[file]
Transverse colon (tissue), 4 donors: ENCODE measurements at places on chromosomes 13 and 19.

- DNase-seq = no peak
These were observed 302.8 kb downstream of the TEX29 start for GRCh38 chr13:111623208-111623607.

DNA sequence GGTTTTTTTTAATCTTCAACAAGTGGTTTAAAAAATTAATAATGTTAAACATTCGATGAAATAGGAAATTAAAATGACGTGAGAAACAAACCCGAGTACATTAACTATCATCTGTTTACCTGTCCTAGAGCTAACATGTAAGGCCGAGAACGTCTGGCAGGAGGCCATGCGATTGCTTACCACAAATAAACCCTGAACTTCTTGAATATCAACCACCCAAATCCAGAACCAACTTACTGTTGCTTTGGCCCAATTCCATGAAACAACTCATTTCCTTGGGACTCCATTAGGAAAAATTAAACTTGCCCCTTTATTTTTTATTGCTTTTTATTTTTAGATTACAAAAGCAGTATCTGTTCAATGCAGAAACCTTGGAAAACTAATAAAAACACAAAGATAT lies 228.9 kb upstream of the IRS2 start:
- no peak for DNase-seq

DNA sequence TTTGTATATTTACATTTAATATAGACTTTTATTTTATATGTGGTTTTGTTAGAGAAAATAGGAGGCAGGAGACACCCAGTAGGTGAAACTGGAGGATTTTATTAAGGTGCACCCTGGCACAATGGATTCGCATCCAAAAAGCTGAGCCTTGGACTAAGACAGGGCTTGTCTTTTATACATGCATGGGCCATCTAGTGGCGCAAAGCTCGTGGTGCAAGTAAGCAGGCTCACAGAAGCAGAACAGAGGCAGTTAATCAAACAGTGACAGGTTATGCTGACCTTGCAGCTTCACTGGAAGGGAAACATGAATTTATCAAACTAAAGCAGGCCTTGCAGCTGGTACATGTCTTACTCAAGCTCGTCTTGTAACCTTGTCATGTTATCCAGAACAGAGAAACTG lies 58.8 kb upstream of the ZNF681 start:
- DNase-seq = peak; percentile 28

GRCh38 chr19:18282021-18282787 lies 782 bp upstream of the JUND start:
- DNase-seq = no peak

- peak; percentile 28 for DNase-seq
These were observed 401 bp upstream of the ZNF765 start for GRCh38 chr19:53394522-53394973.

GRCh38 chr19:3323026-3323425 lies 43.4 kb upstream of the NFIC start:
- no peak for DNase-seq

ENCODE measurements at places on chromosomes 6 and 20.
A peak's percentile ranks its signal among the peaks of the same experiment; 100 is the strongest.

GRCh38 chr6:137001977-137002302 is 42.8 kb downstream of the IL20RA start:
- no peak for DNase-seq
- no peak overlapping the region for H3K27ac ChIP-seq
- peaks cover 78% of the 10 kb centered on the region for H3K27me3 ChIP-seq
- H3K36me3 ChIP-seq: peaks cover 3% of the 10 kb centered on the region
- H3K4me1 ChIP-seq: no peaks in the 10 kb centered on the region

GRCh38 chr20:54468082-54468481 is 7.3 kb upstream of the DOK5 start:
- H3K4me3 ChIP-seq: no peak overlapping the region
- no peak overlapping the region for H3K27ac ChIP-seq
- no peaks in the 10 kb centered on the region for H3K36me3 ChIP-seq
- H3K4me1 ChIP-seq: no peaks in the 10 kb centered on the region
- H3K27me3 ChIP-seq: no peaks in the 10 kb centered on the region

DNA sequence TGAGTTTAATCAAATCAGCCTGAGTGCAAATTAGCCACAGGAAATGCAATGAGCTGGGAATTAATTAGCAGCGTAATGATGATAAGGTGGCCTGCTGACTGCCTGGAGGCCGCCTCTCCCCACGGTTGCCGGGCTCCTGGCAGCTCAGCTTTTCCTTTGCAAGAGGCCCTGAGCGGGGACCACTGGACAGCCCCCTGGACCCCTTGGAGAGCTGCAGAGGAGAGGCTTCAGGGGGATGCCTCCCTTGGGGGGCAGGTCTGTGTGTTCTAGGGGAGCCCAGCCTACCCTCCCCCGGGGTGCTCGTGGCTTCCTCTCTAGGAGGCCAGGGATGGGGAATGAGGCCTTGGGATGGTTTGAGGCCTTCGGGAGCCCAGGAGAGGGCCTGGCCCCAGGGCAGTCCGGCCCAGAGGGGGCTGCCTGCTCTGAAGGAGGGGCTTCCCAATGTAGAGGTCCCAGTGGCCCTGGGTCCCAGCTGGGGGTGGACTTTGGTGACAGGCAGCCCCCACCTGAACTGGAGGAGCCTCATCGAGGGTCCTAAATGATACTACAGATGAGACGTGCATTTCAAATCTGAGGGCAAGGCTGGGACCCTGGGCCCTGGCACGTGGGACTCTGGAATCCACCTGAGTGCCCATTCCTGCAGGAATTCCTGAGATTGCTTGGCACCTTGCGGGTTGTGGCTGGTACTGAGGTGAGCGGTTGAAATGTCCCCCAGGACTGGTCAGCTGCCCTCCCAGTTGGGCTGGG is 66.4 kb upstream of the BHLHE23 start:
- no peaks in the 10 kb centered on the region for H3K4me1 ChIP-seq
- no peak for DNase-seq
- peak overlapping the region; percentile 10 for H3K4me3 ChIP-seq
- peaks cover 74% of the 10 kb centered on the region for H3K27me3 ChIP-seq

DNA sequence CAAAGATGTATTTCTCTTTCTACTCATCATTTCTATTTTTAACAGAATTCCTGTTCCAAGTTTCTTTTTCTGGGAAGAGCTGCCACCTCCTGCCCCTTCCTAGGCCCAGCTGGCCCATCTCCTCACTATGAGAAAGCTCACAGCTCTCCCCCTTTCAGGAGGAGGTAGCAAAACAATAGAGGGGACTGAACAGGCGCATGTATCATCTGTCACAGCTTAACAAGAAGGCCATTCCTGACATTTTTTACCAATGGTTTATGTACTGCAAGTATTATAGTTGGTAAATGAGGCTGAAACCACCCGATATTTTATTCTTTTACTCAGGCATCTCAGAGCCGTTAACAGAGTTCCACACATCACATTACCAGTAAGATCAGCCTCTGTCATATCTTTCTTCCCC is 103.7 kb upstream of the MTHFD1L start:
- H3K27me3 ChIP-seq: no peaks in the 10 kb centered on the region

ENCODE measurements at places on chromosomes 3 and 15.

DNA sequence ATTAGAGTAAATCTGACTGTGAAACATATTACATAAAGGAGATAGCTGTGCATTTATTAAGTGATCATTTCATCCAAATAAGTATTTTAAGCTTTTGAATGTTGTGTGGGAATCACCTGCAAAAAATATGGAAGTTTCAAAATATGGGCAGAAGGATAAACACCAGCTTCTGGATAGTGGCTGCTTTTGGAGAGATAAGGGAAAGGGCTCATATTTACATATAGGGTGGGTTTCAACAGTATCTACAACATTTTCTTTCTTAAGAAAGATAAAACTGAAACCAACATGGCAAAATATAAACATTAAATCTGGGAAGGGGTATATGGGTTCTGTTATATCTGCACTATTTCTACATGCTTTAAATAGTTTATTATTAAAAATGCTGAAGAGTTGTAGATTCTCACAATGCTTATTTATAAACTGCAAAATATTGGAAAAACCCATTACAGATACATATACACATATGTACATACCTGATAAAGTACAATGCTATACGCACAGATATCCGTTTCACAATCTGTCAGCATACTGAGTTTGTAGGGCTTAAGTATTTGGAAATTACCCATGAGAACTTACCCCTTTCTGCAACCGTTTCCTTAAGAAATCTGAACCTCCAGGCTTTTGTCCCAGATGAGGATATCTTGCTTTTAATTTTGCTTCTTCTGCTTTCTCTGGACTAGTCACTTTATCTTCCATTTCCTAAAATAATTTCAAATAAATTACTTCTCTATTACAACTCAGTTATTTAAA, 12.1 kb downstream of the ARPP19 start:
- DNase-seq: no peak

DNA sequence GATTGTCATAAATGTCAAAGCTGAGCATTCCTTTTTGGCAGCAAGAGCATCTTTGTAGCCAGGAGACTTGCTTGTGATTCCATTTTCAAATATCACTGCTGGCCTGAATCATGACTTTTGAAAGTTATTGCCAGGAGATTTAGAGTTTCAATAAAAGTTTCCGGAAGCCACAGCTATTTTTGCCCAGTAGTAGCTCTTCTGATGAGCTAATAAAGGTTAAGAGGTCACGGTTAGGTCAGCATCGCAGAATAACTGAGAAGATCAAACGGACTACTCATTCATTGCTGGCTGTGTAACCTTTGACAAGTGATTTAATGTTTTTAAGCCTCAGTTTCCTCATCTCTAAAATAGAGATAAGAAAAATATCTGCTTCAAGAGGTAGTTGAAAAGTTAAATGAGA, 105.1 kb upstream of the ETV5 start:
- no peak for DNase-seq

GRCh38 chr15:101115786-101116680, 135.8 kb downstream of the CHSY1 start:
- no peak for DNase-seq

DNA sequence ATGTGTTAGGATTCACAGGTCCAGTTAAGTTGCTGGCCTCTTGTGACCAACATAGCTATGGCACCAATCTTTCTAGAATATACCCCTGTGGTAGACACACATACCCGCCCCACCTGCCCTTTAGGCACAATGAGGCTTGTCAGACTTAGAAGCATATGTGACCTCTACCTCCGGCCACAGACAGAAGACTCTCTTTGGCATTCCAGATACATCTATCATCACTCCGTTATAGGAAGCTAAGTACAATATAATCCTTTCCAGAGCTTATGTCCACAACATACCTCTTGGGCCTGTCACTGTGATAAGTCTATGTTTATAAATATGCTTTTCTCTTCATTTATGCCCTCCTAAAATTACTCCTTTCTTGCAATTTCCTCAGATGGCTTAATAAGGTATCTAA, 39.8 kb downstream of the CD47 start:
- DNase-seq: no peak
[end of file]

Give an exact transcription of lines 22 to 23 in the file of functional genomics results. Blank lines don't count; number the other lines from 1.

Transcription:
GRCh38 chr20:54468082-54468481 is 7.3 kb upstream of the DOK5 start:
- H3K4me3 ChIP-seq: no peak overlapping the region